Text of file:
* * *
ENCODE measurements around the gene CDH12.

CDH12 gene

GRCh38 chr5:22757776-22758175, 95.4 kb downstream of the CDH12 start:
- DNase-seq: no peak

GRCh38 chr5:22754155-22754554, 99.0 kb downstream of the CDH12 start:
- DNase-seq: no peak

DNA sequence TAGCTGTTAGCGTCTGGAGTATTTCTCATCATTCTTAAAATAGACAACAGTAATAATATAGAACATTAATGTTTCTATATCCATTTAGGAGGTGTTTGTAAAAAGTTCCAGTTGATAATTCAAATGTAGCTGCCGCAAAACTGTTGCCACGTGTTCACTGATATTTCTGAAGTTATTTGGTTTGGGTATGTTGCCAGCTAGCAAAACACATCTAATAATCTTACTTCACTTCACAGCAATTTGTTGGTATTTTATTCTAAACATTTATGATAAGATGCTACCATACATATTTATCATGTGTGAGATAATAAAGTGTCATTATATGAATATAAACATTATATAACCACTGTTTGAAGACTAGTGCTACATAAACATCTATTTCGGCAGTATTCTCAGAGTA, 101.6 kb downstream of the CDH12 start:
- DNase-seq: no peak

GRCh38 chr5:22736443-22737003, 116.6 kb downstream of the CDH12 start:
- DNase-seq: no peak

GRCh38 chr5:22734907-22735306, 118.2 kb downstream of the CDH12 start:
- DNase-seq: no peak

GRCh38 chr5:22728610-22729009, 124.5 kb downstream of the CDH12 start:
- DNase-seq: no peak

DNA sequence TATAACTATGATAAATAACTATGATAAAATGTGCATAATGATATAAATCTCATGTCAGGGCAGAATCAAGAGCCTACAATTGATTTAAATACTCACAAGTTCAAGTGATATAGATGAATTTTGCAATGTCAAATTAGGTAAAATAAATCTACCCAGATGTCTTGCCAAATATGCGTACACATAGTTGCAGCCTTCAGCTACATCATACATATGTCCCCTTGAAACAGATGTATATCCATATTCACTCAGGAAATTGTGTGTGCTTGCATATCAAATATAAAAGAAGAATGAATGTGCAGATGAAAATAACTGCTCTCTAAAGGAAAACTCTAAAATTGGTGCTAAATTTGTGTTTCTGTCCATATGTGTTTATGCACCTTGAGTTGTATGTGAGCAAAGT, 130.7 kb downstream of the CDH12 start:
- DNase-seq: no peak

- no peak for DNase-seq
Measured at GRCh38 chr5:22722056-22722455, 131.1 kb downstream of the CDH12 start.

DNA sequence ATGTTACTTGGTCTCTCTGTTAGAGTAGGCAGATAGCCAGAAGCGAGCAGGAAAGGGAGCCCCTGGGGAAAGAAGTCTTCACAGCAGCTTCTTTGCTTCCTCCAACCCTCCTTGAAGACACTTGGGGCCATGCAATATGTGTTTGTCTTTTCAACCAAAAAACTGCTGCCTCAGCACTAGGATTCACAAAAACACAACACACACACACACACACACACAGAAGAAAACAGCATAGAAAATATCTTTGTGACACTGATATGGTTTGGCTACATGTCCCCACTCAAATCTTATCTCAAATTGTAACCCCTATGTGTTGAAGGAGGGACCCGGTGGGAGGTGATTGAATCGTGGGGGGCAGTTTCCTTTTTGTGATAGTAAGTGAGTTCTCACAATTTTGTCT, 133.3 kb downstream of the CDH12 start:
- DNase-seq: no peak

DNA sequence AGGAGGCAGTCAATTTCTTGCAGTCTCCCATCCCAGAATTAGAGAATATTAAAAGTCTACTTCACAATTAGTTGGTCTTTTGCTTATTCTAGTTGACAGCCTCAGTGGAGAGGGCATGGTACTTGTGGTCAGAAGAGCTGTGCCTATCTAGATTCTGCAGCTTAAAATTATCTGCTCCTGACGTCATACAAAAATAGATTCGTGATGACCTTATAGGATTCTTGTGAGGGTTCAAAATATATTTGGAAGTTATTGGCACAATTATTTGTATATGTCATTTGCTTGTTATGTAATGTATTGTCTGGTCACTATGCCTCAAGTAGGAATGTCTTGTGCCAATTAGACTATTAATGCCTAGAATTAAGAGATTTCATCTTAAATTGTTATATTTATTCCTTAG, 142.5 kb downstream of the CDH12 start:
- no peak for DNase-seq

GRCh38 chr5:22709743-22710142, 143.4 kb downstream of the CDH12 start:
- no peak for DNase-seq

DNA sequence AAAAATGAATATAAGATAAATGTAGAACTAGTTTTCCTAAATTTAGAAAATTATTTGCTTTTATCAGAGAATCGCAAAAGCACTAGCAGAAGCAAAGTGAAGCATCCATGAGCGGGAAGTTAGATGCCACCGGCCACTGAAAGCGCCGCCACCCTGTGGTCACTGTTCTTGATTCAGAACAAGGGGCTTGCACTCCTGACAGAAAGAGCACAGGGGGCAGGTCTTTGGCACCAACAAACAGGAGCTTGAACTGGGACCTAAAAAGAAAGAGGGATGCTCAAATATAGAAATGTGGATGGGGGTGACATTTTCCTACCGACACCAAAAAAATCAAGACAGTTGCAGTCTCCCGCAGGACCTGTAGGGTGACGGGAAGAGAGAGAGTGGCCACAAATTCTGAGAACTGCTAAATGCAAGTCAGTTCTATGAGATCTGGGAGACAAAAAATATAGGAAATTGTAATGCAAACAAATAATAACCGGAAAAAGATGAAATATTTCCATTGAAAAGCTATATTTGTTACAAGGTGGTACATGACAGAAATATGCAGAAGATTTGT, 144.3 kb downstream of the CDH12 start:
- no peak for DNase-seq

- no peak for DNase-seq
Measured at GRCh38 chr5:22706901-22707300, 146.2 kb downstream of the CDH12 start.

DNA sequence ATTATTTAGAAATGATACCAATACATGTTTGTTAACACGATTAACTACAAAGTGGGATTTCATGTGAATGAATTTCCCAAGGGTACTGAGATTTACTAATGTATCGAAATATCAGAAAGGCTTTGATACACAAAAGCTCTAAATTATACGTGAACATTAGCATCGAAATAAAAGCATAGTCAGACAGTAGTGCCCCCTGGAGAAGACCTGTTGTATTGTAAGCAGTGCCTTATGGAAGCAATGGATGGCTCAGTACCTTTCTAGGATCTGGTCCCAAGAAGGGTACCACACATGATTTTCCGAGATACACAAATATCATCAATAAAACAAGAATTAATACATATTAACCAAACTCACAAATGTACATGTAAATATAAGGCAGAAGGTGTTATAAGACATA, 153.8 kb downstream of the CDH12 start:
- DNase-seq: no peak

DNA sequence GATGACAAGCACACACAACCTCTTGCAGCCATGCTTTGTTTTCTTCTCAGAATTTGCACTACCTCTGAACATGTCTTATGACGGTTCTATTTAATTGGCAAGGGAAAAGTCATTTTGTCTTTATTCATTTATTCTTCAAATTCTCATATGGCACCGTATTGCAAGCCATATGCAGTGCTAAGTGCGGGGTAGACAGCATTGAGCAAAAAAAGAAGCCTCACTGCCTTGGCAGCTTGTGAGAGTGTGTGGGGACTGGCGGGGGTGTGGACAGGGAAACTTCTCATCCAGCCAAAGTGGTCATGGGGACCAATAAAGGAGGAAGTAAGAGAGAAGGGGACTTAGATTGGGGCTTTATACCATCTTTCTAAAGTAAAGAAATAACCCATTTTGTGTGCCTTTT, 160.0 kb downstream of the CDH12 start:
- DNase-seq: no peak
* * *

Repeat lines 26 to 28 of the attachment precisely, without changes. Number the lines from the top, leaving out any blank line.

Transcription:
- no peak for DNase-seq

- no peak for DNase-seq
Measured at GRCh38 chr5:22706901-22707300, 146.2 kb downstream of the CDH12 start.